Joe Hyland, CMO of ON24, to blame/thank for this abrupt about-face in my opinion. About six weeks ago, he invited me attend its first ever conference – a ‘webinar geek-out’, as he called it. I must confess that at least part of the draw was that it was taking place in San Francisco, one of my favourite cities in the world, which also just happened to be the home of the martech industry, therefore giving me a great opportunity to get a flavour of what’s going on the ground, and what’s coming next. If that were not enough, I was also interested in getting some insights into how we might get more value out of our own webinar channel, and make it a more valuable part of our content offering. So all in all, it seemed like a bit of a no-brainer. Jetlag notwithstanding, the event absolutely delivered. I’ve been to a few customer conferences run by tech brands before, but never in as dedicated or committed way as this (generally I can’t wait to get out the door). More particularly, I’ve never been as an actual user of the tech being discussed, which took my engagement to an entirely new level. I was literally overwhelmed by the enthusiasm and borderline obsessiveness which speakers and attendees alike showed for both the delivery channel in general, and the ON24 platform itself – at times, it felt more like the meeting of a religious cult than a (slightly geeky) tech platform. And that resonated with me because reinforces the finding in our recent ‘High Growth’ report that hugely successful companies must sell a mission not a product. There was definitely a shared mission at Webinar World, and I think had chief content officer (and apparent cult leader) Mark Bornstein asked the audience to dive into the San Francisco Bay and swim to Alcatraz, they probably would have done just that. I’ve left the event with a host of great ideas to improve our webinar activities, making them both more compelling from a customer perspective, and more relevant from a business one. But perhaps more importantly, I’ve also left with a head full of wider content and business ideas – I find conferences are the best way of stimulating new thinking. Far from confirming webinars as a slightly tired marketing channel which has had its day, I’m eager to get cracking implementing these ideas, and challenging marketers to maximise their returns from this channel. Of all the things I learned, the following stand out in particular:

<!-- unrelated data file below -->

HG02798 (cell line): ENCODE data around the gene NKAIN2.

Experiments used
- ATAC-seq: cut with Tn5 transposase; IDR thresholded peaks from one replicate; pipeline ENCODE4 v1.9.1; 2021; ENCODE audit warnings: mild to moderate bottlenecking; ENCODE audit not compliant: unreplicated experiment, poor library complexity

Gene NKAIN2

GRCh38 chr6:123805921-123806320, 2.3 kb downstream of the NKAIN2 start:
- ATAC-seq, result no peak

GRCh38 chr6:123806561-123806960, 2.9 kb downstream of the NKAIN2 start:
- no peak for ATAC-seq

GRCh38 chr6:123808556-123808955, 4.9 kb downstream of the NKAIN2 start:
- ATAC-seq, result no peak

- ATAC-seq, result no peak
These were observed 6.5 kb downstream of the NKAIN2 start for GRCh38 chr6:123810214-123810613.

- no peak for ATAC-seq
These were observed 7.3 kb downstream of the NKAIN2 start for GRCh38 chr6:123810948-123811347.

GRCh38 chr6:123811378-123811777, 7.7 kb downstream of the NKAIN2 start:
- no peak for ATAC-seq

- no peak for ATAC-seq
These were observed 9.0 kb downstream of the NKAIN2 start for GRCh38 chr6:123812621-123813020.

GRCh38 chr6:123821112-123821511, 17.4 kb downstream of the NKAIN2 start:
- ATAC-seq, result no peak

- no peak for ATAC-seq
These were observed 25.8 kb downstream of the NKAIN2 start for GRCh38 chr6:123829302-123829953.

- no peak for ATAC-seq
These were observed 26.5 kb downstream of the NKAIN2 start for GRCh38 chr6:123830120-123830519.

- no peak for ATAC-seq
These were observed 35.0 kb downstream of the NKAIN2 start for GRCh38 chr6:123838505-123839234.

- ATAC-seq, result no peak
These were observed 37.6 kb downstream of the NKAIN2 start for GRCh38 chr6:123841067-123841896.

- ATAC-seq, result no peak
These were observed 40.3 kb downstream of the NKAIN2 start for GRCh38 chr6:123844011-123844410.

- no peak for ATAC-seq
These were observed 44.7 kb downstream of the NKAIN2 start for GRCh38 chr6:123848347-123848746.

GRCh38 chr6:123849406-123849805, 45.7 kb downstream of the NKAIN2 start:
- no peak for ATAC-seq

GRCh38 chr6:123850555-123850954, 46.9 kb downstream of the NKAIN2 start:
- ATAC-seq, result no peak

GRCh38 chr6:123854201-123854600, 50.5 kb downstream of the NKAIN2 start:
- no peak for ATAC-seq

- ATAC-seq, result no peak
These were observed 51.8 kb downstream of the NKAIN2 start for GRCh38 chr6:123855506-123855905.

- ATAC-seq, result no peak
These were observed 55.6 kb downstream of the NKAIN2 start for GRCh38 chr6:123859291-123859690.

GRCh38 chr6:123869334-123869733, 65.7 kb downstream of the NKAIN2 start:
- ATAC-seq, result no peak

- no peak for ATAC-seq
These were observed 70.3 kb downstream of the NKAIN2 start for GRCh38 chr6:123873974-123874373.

- A good webinar must aim to remove the friction from every stage of the buyer journey. It’s about creating answers, not assets.
- Don’t get bogged down in the detail – recognise the short attention span of buyers, and keep webinars short and simple. Respond with detail later.
- Don’t define webinar success as a completed form – it’s engagement that counts, in terms of driving action and/or conversion.
- Great engagement with a webinar is more important than a word-perfect presentation – resist your control-freak tendencies.
- Give viewers the option to binge on content following the webinar, by providing prominent links to all relevant assets on the landing page – social sites, videos, downloads, etc.
- The goal of sales must be intelligent outreach – not just ‘can I sent you a whitepaper’ more like, ‘I can see you’ve looked at our pricing strategy – how do we measure up?’
- Why wait until the webinar has happened before you follow up? You can get great engagement with registered people before it even happens.